Delegate Webert Makes Statement on Introduction of Education Equality Act

Aug 15 | News

Fauquier, VA – Today, Delegate Michael J. Webert announced that he introduced the Education Equality Act, HB 5011, for the upcoming 2020 special session that is slated to start next Tuesday, August 18, 2020.    

“It is fundamentally wrong for the state to withhold our taxpayer money while not adequately meeting the needs of all students across the Commonwealth.  

The Virginia Constitution is clear, ‘The General Assembly shall provide for a system of free public elementary and secondary schools for all children of school age throughout the Commonwealth, and shall seek to ensure that an educational program of high quality is established and continually maintained.’ Article 8, Section 1, is clear on what is expected of the state when it comes to public education. 

We have faced significant challenges over the past few months with the public school system, and how we will educate our children this coming Fall. Most of us were expecting a return to a new normal, but with in-classroom instruction for our children.  

That turned out not to be the case. 

Many localities have opted for a virtual-only option for their schools. While I understand what they are trying to accomplish, a one-size-fits-all approach is not a practical solution for all families. Parents must have the opportunity to educate their children.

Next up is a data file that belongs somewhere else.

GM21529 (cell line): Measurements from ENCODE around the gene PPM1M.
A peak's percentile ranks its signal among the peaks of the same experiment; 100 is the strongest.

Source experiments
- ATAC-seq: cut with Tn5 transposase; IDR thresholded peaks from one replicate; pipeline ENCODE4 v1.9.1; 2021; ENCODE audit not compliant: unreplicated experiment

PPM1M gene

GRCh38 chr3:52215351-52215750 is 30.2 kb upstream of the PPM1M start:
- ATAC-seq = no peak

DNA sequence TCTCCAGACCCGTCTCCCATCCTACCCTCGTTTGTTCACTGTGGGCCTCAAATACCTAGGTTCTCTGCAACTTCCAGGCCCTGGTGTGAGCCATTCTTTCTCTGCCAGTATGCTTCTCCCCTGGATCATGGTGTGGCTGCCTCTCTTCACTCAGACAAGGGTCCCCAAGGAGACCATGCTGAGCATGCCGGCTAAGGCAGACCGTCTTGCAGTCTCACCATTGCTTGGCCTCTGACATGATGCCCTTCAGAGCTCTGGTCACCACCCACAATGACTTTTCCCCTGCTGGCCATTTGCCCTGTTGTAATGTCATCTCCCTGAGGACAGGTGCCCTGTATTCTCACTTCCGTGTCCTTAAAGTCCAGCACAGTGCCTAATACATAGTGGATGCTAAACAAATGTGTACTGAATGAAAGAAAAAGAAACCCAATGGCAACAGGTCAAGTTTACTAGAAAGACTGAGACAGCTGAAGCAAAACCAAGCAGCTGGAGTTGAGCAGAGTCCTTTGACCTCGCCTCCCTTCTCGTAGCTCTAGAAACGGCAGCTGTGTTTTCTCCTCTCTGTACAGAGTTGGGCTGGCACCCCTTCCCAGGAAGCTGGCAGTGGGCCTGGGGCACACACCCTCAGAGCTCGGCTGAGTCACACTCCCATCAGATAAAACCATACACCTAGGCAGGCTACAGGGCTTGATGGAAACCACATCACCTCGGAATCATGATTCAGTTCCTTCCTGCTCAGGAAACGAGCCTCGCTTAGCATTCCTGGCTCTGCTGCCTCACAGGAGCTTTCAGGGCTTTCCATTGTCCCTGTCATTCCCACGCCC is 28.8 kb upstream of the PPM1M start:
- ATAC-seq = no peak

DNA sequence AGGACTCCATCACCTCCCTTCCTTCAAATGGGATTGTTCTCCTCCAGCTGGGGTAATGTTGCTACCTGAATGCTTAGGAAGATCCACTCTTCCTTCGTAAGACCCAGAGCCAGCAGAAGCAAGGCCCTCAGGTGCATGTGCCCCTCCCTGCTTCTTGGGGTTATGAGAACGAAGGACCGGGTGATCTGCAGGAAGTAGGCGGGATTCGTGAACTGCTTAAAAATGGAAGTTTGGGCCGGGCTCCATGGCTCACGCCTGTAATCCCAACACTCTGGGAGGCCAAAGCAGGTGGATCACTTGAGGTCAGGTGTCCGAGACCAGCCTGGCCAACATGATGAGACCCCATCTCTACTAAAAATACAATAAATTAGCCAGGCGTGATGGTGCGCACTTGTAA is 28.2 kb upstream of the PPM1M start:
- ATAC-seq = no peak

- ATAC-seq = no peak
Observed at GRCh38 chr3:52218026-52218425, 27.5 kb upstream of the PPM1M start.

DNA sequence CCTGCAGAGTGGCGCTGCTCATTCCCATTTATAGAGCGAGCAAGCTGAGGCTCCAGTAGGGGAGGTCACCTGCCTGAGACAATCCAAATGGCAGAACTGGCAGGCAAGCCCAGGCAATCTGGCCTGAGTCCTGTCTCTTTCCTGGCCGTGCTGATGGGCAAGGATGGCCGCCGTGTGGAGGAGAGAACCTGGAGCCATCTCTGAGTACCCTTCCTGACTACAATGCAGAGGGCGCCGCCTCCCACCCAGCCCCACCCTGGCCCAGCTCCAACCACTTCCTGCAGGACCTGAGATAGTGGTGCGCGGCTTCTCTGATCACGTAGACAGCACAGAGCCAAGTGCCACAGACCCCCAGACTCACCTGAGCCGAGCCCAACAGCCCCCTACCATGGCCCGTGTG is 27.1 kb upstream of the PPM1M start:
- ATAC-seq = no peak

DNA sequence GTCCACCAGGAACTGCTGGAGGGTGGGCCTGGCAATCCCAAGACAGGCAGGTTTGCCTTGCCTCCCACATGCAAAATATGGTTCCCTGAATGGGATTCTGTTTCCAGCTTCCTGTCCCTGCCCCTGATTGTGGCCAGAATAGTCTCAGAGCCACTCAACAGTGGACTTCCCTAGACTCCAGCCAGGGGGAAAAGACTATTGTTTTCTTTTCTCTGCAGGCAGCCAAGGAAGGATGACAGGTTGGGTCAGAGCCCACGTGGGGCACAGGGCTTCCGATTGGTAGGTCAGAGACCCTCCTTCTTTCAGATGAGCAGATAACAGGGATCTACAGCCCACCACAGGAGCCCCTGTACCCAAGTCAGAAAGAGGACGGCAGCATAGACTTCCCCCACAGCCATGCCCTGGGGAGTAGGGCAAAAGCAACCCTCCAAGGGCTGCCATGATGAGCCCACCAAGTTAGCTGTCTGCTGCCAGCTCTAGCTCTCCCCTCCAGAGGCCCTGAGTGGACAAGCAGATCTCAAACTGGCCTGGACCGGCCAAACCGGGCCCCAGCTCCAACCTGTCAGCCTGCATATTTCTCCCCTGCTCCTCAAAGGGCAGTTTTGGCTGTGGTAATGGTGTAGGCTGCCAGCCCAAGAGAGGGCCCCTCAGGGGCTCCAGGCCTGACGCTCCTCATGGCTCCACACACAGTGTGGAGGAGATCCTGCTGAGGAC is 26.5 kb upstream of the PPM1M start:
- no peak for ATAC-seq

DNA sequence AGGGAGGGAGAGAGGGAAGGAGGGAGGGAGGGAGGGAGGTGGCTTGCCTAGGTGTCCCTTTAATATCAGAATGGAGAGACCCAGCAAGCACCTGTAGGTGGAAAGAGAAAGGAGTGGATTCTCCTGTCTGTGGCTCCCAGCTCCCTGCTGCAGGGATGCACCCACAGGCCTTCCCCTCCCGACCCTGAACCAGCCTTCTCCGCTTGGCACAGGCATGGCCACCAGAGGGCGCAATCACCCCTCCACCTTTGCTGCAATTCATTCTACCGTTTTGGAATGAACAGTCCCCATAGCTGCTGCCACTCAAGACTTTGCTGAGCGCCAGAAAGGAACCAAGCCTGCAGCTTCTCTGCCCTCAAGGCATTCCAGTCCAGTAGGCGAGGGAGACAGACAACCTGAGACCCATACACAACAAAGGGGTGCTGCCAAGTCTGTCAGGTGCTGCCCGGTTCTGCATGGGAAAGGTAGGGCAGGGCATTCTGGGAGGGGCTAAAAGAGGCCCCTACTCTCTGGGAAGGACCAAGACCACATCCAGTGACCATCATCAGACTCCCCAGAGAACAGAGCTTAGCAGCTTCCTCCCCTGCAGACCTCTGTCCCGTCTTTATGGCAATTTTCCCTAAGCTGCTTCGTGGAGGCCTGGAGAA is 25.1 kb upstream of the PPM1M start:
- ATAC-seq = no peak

This is why I introduced HB 5011, the Education Equality Act. This bill will provide parents with the ability to choose how they educate their children and provide them with an education voucher that they can use to cover the expenses of in-person instruction. This would allow any parent to receive state funds that were previously appropriated for public school purposes.   

To put it in the most simple terms, this bill gives parents the opportunity to choose, with their taxpayer money, how their children will be educated.   

Our family is just like yours. We have two kids in public school, and my wife and I are both working parents. We, too, are struggling with the difficult decisions surrounding the best way to educate our children.

This bill is not a magic bullet for our current situation. However, it does allow for a degree of flexibility that parents have been begging for over the past few months. It is time to allow us to choose which path is best for our children, not the government.  

To echo the words of Minority Leader Gilbert, children of all backgrounds and socioeconomic status will fall behind during this period of distance learning. We need to level the playing field, give options to the parents, and ensure our children receive the educational tools they need.”   

Back to News